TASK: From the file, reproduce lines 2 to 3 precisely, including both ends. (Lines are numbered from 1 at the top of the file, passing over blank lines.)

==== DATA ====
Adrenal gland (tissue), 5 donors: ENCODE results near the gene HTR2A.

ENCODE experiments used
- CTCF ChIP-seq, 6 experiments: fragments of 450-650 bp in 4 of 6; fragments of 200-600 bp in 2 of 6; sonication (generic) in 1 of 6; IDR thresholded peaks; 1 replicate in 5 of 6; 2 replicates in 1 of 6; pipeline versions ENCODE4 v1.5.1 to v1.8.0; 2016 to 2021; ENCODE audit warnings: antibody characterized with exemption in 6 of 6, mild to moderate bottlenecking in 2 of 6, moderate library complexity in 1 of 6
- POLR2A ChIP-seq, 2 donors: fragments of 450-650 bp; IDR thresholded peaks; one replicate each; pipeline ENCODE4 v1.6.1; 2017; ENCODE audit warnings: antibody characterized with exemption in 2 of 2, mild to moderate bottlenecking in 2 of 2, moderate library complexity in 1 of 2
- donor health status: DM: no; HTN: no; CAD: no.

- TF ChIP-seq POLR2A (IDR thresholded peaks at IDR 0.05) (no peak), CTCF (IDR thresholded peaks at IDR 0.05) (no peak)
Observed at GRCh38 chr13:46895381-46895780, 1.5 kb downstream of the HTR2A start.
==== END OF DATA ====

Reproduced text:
ENCODE experiments used
- CTCF ChIP-seq, 6 experiments: fragments of 450-650 bp in 4 of 6; fragments of 200-600 bp in 2 of 6; sonication (generic) in 1 of 6; IDR thresholded peaks; 1 replicate in 5 of 6; 2 replicates in 1 of 6; pipeline versions ENCODE4 v1.5.1 to v1.8.0; 2016 to 2021; ENCODE audit warnings: antibody characterized with exemption in 6 of 6, mild to moderate bottlenecking in 2 of 6, moderate library complexity in 1 of 6